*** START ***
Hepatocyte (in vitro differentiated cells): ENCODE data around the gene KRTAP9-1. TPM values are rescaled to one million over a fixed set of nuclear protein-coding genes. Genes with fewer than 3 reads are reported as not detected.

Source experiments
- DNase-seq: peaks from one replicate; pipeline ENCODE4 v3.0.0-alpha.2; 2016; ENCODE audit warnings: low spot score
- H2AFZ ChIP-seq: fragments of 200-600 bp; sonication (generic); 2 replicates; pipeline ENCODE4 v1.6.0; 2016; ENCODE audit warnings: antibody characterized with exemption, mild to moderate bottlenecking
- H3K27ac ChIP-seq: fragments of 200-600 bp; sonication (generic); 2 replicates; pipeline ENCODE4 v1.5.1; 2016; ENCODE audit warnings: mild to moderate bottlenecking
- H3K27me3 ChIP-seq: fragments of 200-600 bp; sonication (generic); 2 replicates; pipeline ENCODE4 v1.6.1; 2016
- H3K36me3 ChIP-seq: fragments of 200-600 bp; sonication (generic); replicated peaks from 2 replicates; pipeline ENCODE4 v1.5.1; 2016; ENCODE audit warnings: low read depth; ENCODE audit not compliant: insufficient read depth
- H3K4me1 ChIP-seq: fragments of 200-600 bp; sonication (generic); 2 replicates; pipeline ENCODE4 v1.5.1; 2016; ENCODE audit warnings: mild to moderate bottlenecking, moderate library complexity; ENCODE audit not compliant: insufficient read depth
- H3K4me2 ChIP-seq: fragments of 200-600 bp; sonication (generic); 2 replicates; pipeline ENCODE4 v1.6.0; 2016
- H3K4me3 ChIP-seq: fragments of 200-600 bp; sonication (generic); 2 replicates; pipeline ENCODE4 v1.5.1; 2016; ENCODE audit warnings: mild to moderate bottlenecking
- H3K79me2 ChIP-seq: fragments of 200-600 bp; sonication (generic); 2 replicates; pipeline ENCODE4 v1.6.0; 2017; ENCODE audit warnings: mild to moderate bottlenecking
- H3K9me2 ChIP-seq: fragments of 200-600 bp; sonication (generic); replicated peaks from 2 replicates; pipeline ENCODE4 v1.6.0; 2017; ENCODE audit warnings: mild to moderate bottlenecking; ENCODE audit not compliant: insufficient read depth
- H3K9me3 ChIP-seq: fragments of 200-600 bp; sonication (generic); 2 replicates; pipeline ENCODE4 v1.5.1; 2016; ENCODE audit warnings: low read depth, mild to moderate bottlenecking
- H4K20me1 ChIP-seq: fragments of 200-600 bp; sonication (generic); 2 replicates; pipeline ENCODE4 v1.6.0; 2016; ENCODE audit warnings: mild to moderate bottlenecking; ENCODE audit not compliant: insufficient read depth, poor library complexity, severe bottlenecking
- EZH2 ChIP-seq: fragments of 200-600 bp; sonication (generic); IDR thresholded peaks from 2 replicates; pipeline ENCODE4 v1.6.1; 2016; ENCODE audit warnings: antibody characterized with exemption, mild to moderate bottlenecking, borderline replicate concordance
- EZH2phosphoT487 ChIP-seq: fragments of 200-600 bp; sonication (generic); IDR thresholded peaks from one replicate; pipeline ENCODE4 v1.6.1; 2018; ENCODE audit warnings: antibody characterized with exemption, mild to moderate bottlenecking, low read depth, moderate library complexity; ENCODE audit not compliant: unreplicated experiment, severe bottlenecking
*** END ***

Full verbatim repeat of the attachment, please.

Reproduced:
Hepatocyte (in vitro differentiated cells): ENCODE data around the gene KRTAP9-1. TPM values are rescaled to one million over a fixed set of nuclear protein-coding genes. Genes with fewer than 3 reads are reported as not detected.

Source experiments
- DNase-seq: peaks from one replicate; pipeline ENCODE4 v3.0.0-alpha.2; 2016; ENCODE audit warnings: low spot score
- H2AFZ ChIP-seq: fragments of 200-600 bp; sonication (generic); 2 replicates; pipeline ENCODE4 v1.6.0; 2016; ENCODE audit warnings: antibody characterized with exemption, mild to moderate bottlenecking
- H3K27ac ChIP-seq: fragments of 200-600 bp; sonication (generic); 2 replicates; pipeline ENCODE4 v1.5.1; 2016; ENCODE audit warnings: mild to moderate bottlenecking
- H3K27me3 ChIP-seq: fragments of 200-600 bp; sonication (generic); 2 replicates; pipeline ENCODE4 v1.6.1; 2016
- H3K36me3 ChIP-seq: fragments of 200-600 bp; sonication (generic); replicated peaks from 2 replicates; pipeline ENCODE4 v1.5.1; 2016; ENCODE audit warnings: low read depth; ENCODE audit not compliant: insufficient read depth
- H3K4me1 ChIP-seq: fragments of 200-600 bp; sonication (generic); 2 replicates; pipeline ENCODE4 v1.5.1; 2016; ENCODE audit warnings: mild to moderate bottlenecking, moderate library complexity; ENCODE audit not compliant: insufficient read depth
- H3K4me2 ChIP-seq: fragments of 200-600 bp; sonication (generic); 2 replicates; pipeline ENCODE4 v1.6.0; 2016
- H3K4me3 ChIP-seq: fragments of 200-600 bp; sonication (generic); 2 replicates; pipeline ENCODE4 v1.5.1; 2016; ENCODE audit warnings: mild to moderate bottlenecking
- H3K79me2 ChIP-seq: fragments of 200-600 bp; sonication (generic); 2 replicates; pipeline ENCODE4 v1.6.0; 2017; ENCODE audit warnings: mild to moderate bottlenecking
- H3K9me2 ChIP-seq: fragments of 200-600 bp; sonication (generic); replicated peaks from 2 replicates; pipeline ENCODE4 v1.6.0; 2017; ENCODE audit warnings: mild to moderate bottlenecking; ENCODE audit not compliant: insufficient read depth
- H3K9me3 ChIP-seq: fragments of 200-600 bp; sonication (generic); 2 replicates; pipeline ENCODE4 v1.5.1; 2016; ENCODE audit warnings: low read depth, mild to moderate bottlenecking
- H4K20me1 ChIP-seq: fragments of 200-600 bp; sonication (generic); 2 replicates; pipeline ENCODE4 v1.6.0; 2016; ENCODE audit warnings: mild to moderate bottlenecking; ENCODE audit not compliant: insufficient read depth, poor library complexity, severe bottlenecking
- EZH2 ChIP-seq: fragments of 200-600 bp; sonication (generic); IDR thresholded peaks from 2 replicates; pipeline ENCODE4 v1.6.1; 2016; ENCODE audit warnings: antibody characterized with exemption, mild to moderate bottlenecking, borderline replicate concordance
- EZH2phosphoT487 ChIP-seq: fragments of 200-600 bp; sonication (generic); IDR thresholded peaks from one replicate; pipeline ENCODE4 v1.6.1; 2018; ENCODE audit warnings: antibody characterized with exemption, mild to moderate bottlenecking, low read depth, moderate library complexity; ENCODE audit not compliant: unreplicated experiment, severe bottlenecking